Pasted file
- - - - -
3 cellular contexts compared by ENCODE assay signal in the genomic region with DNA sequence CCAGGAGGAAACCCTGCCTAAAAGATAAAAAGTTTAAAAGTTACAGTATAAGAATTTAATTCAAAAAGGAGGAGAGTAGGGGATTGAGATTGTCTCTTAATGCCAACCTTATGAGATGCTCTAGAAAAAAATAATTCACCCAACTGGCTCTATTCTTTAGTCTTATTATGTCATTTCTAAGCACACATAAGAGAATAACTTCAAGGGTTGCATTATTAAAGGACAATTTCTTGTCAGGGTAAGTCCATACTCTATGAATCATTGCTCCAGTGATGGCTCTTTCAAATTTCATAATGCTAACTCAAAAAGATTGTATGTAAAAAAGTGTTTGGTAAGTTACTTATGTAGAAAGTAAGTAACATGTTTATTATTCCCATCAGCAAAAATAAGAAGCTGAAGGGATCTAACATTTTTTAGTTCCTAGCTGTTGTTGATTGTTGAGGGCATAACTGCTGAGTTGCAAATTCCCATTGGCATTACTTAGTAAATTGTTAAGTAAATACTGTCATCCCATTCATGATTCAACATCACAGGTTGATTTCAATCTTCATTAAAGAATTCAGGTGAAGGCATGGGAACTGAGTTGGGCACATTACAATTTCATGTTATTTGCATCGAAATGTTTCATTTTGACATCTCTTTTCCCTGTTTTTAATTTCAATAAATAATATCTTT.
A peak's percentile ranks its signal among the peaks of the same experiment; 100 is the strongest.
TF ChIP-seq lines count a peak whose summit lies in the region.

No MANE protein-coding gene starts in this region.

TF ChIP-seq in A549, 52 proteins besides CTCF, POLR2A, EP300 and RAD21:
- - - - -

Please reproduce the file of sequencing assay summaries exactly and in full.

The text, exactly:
3 cellular contexts compared by ENCODE assay signal in the genomic region with DNA sequence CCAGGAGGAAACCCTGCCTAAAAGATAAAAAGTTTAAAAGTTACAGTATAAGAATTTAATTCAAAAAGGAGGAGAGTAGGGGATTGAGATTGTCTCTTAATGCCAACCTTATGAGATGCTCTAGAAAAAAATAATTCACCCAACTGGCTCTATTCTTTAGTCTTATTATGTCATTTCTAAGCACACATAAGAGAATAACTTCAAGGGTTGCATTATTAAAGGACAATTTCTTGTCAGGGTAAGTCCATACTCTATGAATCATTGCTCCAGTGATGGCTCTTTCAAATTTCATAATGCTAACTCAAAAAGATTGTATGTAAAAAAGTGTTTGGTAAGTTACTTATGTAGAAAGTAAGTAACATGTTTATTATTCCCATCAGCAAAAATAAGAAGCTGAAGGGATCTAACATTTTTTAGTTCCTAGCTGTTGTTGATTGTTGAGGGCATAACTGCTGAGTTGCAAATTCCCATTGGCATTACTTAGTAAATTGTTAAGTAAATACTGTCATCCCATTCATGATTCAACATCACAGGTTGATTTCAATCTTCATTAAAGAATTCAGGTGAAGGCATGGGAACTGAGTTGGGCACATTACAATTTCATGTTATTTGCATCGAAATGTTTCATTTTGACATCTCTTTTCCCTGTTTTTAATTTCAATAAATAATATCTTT.
A peak's percentile ranks its signal among the peaks of the same experiment; 100 is the strongest.
TF ChIP-seq lines count a peak whose summit lies in the region.

No MANE protein-coding gene starts in this region.

TF ChIP-seq in A549, 52 proteins besides CTCF, POLR2A, EP300 and RAD21: